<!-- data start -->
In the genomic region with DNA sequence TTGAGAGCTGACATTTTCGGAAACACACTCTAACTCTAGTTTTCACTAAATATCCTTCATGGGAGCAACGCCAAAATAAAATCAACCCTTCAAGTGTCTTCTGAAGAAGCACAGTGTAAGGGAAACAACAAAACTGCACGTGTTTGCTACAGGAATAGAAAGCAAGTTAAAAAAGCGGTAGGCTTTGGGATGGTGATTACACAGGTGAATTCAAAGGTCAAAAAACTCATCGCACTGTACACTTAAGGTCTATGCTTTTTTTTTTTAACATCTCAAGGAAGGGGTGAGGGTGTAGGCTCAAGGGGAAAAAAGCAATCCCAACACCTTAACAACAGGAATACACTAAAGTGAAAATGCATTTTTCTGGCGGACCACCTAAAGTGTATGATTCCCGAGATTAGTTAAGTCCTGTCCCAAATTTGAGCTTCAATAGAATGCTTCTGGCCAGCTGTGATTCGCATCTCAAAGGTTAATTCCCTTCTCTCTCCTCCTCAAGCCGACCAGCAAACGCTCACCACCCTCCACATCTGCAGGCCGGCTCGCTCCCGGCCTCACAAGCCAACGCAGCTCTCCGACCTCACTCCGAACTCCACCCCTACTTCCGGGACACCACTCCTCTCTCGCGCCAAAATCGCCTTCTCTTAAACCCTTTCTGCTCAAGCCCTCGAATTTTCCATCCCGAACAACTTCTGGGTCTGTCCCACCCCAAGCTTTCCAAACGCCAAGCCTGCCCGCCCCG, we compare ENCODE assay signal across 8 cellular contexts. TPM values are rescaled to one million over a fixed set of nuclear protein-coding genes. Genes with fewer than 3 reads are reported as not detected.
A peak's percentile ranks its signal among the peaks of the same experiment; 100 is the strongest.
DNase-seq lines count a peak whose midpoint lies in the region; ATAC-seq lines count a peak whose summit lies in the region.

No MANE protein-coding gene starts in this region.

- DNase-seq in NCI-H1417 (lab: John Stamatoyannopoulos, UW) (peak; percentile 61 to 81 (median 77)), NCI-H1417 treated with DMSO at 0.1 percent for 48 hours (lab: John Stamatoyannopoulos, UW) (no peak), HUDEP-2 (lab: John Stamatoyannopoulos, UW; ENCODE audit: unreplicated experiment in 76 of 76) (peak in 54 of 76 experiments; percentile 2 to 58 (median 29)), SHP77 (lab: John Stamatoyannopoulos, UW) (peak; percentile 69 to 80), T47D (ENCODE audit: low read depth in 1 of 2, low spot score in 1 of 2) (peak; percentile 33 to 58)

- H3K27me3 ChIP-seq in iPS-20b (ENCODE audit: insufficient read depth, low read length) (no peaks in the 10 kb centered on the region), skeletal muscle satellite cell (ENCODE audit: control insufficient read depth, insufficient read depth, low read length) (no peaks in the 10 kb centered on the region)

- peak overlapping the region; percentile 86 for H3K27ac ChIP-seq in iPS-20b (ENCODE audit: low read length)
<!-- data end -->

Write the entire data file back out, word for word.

In the genomic region with DNA sequence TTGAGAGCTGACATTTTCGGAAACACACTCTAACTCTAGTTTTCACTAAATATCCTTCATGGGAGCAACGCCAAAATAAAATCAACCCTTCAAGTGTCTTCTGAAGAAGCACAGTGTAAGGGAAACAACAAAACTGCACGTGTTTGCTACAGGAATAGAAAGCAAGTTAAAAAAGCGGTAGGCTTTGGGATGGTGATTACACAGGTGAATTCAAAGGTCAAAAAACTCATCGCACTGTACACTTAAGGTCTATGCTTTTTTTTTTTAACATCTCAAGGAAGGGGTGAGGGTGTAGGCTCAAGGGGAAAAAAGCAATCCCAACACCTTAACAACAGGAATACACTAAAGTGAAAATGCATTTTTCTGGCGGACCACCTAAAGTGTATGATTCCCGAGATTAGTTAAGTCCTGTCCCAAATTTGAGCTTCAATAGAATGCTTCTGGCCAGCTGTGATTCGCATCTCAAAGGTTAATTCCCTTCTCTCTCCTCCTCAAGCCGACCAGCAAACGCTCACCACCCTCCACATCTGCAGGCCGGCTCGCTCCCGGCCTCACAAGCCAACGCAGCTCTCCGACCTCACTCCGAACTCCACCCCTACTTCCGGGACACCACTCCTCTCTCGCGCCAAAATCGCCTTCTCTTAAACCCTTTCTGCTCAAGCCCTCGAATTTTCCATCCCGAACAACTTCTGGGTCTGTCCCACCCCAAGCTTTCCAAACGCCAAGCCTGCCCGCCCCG, we compare ENCODE assay signal across 8 cellular contexts. TPM values are rescaled to one million over a fixed set of nuclear protein-coding genes. Genes with fewer than 3 reads are reported as not detected.
A peak's percentile ranks its signal among the peaks of the same experiment; 100 is the strongest.
DNase-seq lines count a peak whose midpoint lies in the region; ATAC-seq lines count a peak whose summit lies in the region.

No MANE protein-coding gene starts in this region.

- DNase-seq in NCI-H1417 (lab: John Stamatoyannopoulos, UW) (peak; percentile 61 to 81 (median 77)), NCI-H1417 treated with DMSO at 0.1 percent for 48 hours (lab: John Stamatoyannopoulos, UW) (no peak), HUDEP-2 (lab: John Stamatoyannopoulos, UW; ENCODE audit: unreplicated experiment in 76 of 76) (peak in 54 of 76 experiments; percentile 2 to 58 (median 29)), SHP77 (lab: John Stamatoyannopoulos, UW) (peak; percentile 69 to 80), T47D (ENCODE audit: low read depth in 1 of 2, low spot score in 1 of 2) (peak; percentile 33 to 58)

- H3K27me3 ChIP-seq in iPS-20b (ENCODE audit: insufficient read depth, low read length) (no peaks in the 10 kb centered on the region), skeletal muscle satellite cell (ENCODE audit: control insufficient read depth, insufficient read depth, low read length) (no peaks in the 10 kb centered on the region)

- peak overlapping the region; percentile 86 for H3K27ac ChIP-seq in iPS-20b (ENCODE audit: low read length)